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13
Feb
You’re still you

written by

Leukaemia Care, Charity

  • Couple in kitchen med

It’s that time of year again; romance is in the air, loved ones are spending time together and showering each other with romantic gestures.

However, Valentine’s Day can be difficult for some people; especially following a cancer diagnosis. Finding out you have cancer is life changing and the added stress of the appearance-related side effects of treatment can be very hard to cope with. They can have a huge impact on self-esteem and confidence at a time when a positive attitude is very important.

Around the time of Valentine’s Day, you may feel that there is pressure on to look your best. If you’re receiving treatment, this can seem like an impossible task, especially if you are experiencing fatigue, as there are various side effects that can affect your appearance, and how you feel about your body.

Potential appearance related side effects:

Side effects that affect your appearance can lower your self-confidence. Regardless of whether you are male or female, young or old, they can affect the way you feel about yourself and others and you may feel vulnerable and exposed.

However it is important to remember not all side effects are permanent. In some cases hair grows back thicker, fuller and in better condition than prior to treatment and the effects to skin and nails can disappear. However, if you are still experiencing these side effects there is no reason why you should feel less confident and attractive.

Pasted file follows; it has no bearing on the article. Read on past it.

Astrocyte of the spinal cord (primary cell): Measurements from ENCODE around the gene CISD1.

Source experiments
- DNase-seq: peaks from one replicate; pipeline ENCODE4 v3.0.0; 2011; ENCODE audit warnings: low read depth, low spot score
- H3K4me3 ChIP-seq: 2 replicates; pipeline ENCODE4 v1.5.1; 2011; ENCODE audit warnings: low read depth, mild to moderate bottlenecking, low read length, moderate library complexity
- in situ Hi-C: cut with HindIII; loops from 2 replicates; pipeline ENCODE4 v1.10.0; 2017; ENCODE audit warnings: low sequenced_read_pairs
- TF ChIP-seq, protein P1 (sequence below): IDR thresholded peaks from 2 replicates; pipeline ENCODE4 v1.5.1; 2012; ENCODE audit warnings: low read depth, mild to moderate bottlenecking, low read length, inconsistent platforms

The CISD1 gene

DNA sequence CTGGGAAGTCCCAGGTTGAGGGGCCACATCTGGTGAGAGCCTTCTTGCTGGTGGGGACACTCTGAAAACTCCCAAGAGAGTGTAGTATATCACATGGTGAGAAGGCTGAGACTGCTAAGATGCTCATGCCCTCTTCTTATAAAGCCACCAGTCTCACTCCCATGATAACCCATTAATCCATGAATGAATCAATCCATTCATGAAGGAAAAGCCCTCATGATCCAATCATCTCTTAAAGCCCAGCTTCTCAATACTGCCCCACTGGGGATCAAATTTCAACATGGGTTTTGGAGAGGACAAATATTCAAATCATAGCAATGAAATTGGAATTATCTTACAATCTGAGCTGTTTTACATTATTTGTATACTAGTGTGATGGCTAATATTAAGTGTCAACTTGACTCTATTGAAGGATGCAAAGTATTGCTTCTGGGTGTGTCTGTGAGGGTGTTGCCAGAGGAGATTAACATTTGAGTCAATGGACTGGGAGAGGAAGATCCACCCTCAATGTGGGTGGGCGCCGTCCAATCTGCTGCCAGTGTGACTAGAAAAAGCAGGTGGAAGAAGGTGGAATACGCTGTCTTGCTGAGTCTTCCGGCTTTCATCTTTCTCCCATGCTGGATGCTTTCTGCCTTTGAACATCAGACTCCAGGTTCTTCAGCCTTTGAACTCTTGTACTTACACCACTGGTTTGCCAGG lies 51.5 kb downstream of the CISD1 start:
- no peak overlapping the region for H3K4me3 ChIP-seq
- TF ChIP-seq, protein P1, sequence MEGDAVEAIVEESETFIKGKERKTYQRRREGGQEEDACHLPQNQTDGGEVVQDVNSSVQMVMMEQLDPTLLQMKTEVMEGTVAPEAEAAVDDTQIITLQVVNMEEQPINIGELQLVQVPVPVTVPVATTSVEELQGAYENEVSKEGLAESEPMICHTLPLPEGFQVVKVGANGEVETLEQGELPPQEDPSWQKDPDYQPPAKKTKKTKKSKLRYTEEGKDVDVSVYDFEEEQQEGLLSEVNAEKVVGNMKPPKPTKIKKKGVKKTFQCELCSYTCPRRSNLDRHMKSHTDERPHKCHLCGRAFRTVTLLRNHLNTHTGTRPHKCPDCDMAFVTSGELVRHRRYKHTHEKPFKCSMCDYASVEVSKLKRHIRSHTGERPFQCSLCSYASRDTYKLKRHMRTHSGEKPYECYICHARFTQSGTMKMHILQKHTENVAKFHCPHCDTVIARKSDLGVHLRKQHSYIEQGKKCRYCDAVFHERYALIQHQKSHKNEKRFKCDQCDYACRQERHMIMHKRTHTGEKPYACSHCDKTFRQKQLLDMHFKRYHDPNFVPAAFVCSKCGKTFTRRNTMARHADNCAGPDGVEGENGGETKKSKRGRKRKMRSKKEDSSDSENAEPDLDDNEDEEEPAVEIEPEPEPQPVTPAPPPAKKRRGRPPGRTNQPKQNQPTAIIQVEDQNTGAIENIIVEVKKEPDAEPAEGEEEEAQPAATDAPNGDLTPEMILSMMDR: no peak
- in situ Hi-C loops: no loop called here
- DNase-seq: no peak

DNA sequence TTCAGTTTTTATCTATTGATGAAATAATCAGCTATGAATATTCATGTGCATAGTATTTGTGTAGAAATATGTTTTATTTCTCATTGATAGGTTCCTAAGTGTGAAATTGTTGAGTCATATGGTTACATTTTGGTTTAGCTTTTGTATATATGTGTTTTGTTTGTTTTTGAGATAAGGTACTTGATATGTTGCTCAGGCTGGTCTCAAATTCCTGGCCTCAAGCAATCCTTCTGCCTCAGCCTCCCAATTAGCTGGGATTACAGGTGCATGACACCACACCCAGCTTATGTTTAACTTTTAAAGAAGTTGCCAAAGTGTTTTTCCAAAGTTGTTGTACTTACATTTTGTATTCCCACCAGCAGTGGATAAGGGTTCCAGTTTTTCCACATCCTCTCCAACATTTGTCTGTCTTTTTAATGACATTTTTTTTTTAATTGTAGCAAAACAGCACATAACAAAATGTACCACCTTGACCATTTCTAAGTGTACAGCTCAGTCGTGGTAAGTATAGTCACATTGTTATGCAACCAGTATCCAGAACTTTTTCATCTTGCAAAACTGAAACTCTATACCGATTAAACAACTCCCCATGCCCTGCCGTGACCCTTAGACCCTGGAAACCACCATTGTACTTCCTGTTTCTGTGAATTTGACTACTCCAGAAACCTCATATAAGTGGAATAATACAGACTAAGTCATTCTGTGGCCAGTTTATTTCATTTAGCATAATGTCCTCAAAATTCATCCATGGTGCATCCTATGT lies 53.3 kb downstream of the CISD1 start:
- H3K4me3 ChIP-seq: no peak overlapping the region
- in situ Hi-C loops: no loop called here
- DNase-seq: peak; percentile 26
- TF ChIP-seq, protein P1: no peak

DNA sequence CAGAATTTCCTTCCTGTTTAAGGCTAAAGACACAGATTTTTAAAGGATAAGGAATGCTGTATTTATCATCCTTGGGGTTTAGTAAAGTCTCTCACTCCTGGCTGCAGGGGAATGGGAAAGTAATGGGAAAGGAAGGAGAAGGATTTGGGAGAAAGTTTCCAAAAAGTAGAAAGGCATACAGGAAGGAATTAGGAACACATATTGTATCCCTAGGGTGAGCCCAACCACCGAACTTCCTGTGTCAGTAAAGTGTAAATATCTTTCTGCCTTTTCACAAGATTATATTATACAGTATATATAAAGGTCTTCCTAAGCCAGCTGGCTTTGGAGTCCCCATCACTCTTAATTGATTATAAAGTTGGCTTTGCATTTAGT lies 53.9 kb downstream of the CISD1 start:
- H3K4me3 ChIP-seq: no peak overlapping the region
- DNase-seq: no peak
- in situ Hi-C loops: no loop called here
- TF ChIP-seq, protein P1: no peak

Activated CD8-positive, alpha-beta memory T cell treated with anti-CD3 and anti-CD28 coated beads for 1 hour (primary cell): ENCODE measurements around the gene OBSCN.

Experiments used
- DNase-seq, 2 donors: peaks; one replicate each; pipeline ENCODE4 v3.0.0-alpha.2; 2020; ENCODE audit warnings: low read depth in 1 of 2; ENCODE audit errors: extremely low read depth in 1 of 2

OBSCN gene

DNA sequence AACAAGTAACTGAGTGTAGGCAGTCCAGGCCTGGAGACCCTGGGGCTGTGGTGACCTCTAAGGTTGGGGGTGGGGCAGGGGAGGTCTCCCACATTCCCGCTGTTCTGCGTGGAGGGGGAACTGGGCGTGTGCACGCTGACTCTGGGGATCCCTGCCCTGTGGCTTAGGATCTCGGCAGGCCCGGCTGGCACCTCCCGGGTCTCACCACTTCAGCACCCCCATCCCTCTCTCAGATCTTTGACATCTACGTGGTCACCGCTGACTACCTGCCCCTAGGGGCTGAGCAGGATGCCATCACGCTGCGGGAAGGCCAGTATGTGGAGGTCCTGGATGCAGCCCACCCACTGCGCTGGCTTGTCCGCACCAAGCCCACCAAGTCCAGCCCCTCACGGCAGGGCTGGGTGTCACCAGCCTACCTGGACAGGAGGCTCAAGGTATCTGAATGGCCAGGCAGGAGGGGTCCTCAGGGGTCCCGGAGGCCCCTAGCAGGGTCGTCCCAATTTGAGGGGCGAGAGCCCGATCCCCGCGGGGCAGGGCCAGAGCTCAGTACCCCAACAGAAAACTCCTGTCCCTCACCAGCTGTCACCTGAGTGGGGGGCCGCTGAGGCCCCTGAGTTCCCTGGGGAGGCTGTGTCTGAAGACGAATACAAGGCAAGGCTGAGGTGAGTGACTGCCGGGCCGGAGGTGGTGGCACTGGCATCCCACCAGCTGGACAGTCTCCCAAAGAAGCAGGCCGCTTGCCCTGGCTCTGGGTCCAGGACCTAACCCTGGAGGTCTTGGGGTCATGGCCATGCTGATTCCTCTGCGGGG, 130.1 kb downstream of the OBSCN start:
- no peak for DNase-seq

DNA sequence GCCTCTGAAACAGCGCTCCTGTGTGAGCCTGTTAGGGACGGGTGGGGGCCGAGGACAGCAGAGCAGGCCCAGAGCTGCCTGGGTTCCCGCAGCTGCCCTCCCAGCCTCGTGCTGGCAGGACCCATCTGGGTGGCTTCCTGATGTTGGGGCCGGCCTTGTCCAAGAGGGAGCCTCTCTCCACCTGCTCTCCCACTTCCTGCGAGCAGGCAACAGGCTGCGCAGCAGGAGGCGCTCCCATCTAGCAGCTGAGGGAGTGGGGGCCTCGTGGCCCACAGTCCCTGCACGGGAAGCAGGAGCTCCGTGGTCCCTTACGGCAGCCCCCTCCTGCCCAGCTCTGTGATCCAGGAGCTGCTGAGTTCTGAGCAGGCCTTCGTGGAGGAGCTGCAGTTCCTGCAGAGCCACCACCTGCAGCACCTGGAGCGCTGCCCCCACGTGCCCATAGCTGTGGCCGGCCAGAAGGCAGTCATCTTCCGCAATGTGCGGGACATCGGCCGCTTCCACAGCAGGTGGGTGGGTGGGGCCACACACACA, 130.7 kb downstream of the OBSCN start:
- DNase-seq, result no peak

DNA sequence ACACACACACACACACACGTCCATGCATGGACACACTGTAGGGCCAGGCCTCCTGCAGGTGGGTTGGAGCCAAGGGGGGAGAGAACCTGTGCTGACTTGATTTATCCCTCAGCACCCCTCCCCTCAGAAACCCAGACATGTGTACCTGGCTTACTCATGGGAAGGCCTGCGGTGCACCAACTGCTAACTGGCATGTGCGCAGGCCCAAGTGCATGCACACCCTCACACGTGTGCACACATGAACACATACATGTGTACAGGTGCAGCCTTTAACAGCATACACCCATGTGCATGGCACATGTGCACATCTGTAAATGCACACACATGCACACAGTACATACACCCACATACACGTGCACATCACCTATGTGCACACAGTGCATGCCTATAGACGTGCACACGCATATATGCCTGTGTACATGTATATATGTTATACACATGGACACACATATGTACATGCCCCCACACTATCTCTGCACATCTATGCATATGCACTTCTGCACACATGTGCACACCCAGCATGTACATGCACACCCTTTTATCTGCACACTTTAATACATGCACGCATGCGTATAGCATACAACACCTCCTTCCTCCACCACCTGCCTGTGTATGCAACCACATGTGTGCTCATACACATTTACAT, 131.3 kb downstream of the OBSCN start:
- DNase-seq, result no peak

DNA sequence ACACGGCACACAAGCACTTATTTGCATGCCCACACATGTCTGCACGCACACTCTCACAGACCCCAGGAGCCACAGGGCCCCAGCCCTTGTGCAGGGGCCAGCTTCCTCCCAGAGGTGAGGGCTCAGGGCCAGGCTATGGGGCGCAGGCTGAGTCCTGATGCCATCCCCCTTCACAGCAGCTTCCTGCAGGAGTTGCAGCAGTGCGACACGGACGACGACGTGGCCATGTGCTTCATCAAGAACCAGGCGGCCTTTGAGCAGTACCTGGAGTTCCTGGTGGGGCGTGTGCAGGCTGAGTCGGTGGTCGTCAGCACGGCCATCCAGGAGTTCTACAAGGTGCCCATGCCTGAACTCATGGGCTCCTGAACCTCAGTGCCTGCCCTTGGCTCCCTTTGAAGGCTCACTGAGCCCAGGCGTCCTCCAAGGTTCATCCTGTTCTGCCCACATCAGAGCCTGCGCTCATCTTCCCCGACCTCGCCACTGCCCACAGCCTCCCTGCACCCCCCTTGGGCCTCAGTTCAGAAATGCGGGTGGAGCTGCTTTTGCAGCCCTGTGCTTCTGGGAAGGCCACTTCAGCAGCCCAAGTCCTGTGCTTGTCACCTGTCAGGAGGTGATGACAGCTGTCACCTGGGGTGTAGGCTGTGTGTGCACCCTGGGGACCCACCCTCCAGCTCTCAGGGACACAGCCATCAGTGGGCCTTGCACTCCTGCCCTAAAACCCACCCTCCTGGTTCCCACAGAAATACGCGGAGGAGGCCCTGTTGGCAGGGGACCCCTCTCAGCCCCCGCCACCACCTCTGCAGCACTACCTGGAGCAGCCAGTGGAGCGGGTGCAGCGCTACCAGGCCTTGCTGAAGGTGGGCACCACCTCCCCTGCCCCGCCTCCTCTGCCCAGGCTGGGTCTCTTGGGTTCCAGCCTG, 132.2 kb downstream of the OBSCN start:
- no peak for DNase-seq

There are various ways in which you can disguise these side effects, manage them and help yourself to feel more confident. There are various shops that specialise in products such as wigs, make up and lotions for those who are currently receiving treatment or are affected by side effects. These products are suitable for people whose skin may be more sensitive following or during treatment.

Support

There are many charities out there that aim to provide practical support for women suffering from the visible effects of cancer, one of which is the charity Look Good Feel Better . They aim to improve the wellbeing and confidence of people undergoing treatment and improve their self-image and appearance through free skincare and makeup workshops.

These classes can allow the women who have been affected by cancer to learn new techniques with makeup to restore confidence that may have been lost as the result of chemotherapy. Women may even look better and healthier after using this service as it is developing your own makeup skills and making you feel more in control.

My New Hair is a charity which helps people who have experienced hair loss. They work with medical advisors, the wig industry, specialists in aftercare and experienced hair professionals to give the best possible advice and service to make wearing a wig more comfortable.

This Valentine’s Day, even though you may be feeling low, remember you’re still you. It’s okay if you don’t feel like being romantic, but remember there are lots of ways to help you cope better with these side effects and to allow you to still feel good about yourself despite going through chemotherapy.

For further information about side effects of chemotherapy call our CARE Line on 08088 010 444 or download our information booklet on the Common Side Effects of Treatment here

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